“I think women founders are going to hire women and think more broadly about the impact of the work environment on the entire workforce in ways that male leadership hasn’t in the past.”

“It’s going to have a real impact,” Wilkerson said. “I think women founders are going to hire women and think more broadly about the impact of the work environment on the entire workforce in ways that male leadership hasn’t in the past.”

Indeed, U.S. tech startups that have at least one woman founder report workforces that are an average 48 percent women, according to a survey by FundersClub. That’s twice the average of U.S. tech startups with no women founders.

That percentage is also higher than those reported by major tech firms Google, which reported 31.6 percent of its workforce are women; Facebook, where 36.7 percent are women; and Apple, which reports a workforce composed of 34 percent women.

Despite the funding record, Wilkerson urged vigilance. “I don’t want us to get comfortable,” she said. “I want this to continue.”

8 Ways to Increase the Number of Women in Tech at Your Company

  • Gather gender-balance data to know where you stand.
  • Create gender-neutral job descriptions.
  • Attend women in tech events, such as AnitaB.org’s Grace Hopper Celebration and the National Center for Women & Information Technology’s NCWIT Summit.
  • Ensure women are part of your interviewing team.
  • Ensure interview rounds include diverse candidates.
  • Conduct regular pay equity reviews to attract and retain candidates. 
  • Offer mentorship and advancement programs.
  • Regularly evaluate hiring and promotion processes to eliminate bias. 

More on Women in TechHere’s What Has to Change for Women to Thrive in STEM

 

 Women Exceeded Men as CES Keynote Speakers

Another major development from the past year: Women comprised the majority of lead keynote speakers at CES 2021, marking a first for the high-profile tech event.

“That’s a pretty big deal,” Sprague said. “CES is one of the biggest events in the consumer tech world and having a strong representation of women in these very visible positions generates a set of role models and creates it as normative for everybody else.”

Of the nine keynote presentations at CES earlier this year, six included women speakers. 

Just a few years ago, CES drew significant backlash for not featuring any women among its lead keynote presenters.

“CES has been slammed in the past for not having a fair representation of women, and it’s really born out of this idea that there aren’t very many and none could be found. We hear this all the time in tech. We’ve dispelled this notion for years with our powerful keynote speakers who are women leaders. I’m so glad to see CES jumping on this trend,” Wilkerson said.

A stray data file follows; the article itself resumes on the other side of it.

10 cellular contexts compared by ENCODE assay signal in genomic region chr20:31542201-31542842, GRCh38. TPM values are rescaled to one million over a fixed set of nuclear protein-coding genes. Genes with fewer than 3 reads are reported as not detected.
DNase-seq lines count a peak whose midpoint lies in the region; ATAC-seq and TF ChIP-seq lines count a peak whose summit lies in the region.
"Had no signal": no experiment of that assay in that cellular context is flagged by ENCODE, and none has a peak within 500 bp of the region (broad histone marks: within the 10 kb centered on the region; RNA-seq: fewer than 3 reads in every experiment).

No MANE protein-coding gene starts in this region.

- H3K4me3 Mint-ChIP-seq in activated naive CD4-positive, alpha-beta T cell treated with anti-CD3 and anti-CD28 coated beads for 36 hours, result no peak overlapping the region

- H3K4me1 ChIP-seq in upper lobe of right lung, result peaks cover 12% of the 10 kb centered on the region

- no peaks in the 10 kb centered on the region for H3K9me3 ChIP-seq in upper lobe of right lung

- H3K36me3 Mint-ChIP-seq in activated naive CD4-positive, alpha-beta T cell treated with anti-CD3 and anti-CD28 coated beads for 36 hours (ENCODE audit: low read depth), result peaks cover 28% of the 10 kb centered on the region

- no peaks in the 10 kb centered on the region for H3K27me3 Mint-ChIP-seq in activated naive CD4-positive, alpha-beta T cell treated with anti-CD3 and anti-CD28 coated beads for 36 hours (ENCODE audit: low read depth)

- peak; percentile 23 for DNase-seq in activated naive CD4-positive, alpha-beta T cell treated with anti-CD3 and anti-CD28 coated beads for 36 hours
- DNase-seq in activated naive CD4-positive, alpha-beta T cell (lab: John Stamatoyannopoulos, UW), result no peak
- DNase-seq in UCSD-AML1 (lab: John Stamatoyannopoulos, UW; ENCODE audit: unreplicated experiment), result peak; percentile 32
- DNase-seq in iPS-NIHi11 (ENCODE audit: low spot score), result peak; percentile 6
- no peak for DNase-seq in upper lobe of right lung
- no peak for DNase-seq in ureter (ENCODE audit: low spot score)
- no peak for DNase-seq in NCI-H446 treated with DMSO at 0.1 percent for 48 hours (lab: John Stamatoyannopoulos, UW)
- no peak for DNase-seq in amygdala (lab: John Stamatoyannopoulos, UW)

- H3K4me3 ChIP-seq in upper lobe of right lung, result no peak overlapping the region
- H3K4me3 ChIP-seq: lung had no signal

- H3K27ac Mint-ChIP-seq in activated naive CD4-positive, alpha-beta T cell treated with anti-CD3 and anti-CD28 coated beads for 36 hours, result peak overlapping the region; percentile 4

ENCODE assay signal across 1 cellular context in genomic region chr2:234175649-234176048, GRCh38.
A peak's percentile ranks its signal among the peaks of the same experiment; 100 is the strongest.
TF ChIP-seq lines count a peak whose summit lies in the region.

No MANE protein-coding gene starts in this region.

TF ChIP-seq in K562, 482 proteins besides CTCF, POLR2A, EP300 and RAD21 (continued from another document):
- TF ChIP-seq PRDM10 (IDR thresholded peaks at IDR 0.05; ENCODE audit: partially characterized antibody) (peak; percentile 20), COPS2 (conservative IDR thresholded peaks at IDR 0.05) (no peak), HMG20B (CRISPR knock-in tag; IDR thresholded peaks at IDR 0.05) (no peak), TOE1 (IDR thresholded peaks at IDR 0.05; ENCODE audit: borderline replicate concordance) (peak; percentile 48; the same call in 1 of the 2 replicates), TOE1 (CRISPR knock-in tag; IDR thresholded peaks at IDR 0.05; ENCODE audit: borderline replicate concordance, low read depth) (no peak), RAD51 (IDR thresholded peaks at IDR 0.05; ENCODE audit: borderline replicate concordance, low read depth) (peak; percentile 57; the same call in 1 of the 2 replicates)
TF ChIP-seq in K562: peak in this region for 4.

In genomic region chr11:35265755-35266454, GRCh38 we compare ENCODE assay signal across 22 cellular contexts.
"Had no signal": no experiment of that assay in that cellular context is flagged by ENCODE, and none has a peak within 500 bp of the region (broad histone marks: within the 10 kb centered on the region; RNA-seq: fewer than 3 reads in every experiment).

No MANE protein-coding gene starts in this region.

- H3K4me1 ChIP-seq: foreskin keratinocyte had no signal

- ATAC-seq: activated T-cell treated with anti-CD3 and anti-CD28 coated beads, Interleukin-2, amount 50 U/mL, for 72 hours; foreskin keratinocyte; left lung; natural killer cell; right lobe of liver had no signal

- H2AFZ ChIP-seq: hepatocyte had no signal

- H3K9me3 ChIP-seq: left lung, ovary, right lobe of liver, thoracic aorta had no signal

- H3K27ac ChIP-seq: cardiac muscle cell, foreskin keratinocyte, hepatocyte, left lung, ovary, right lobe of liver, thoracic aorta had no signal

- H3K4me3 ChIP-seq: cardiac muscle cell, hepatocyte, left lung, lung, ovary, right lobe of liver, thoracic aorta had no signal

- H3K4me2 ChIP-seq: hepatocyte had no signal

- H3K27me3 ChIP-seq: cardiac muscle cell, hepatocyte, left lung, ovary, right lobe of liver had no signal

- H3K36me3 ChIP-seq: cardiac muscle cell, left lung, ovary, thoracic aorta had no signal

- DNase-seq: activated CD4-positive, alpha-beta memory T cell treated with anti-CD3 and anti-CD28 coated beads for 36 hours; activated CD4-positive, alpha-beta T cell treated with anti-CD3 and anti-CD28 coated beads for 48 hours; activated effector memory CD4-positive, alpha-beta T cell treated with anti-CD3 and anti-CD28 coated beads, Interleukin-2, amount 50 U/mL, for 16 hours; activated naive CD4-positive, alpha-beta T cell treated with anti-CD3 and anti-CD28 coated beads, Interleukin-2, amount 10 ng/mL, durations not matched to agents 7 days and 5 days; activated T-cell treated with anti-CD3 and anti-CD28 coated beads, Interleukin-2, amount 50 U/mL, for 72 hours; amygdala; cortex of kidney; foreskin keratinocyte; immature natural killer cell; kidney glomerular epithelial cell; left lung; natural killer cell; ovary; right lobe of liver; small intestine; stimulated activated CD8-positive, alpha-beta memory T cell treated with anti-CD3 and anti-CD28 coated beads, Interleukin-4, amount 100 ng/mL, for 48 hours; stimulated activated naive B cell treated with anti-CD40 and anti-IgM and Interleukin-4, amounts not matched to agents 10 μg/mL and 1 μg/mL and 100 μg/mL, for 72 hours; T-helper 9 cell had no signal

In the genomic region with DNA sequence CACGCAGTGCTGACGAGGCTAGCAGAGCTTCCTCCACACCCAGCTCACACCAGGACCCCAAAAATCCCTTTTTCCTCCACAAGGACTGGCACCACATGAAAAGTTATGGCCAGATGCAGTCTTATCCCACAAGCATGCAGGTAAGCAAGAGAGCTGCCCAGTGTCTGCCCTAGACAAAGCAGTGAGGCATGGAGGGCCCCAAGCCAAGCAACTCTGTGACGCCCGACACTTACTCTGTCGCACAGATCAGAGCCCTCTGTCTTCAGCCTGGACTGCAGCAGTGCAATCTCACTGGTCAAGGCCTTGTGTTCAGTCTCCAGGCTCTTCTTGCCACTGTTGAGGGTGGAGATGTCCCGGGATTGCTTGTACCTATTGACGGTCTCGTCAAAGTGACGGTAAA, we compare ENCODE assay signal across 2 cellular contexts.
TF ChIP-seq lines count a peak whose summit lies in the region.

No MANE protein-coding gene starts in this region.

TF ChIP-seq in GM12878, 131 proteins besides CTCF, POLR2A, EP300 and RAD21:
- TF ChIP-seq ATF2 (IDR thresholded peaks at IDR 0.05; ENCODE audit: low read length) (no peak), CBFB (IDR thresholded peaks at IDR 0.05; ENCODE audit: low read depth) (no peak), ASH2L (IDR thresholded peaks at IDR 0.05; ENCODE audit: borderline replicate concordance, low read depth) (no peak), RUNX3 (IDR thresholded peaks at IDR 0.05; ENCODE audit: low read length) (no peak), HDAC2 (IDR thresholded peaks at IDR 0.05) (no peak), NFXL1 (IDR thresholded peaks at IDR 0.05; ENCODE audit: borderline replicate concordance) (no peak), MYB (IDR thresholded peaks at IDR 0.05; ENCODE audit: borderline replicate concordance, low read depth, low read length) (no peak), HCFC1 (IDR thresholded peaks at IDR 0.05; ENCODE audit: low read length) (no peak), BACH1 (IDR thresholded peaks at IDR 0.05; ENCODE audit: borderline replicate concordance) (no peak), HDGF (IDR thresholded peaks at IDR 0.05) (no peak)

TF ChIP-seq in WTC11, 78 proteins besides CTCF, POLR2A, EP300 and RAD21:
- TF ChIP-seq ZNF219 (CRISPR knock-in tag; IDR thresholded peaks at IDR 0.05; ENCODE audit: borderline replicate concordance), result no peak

Keynote speakers at AnitaB.org’s Grace Hopper Celebration event have included Sheryl Sandberg, COO at Meta (formerly Facebook); Lisa Su, president and CEO at Advanced Micro Devices; and Ginni Rometty, former CEO and executive chairwoman at IBM.

Putting more women in the lead keynote slots of prominent events like CES has the potential to create a positive trickle-down effect, Wilkerson said. With more women on large public stages, it opens the prospect of giving more women a seat at the table where technology is advanced. 

 

A Fast-Forward Look at 2022 Game-Changers for Women in Tech

In a short time, 2022 will be here. What will be the game-changing events in the new year? Hopefully a continuation of this year’s successes. 

“I expect we’ll continue to see more movement along the direction that we have been seeing,” Sprague said. “It’ll be interesting to see the diversity metrics for companies and whether we’ve taken a step back or forward. I’m hoping we’ll see a continued expansion in the number of women in tech.”

Activism among women in tech is also expected to be a recurring theme in the new year, as it was last year, Wilkerson said.

“Last year, it was hunker down for 90 days, then 180 days, and then this is the new normal. Now, I feel we’re asking, What can we do to make those changes we talked about?”

For example, earlier this year, Meta data scientist Frances Haugen blew the whistle on company practices, alleging it had refused to make changes to algorithms despite being aware of some toxic repercussions. 

Reports also emerged this year about individuals being fired or dinged at large tech companies for raising workplace issues. Reports stated that women were impacted disproportionately, noted Sprague.

Women tech workers may become more active in taking stands on company policies, ranging from environmentalism to social and economic justice, Wilkerson said.

And in the coming year, more transformational women-in-tech events may be on the horizon as things begin to normalize. 

“I feel like we’re finally starting to get our feet back under us,” Wilkerson said. “Last year, it was hunker down for 90 days, then 180 days, and then this is the new normal. Now, I feel we’re asking, What can we do to make those changes we talked about?”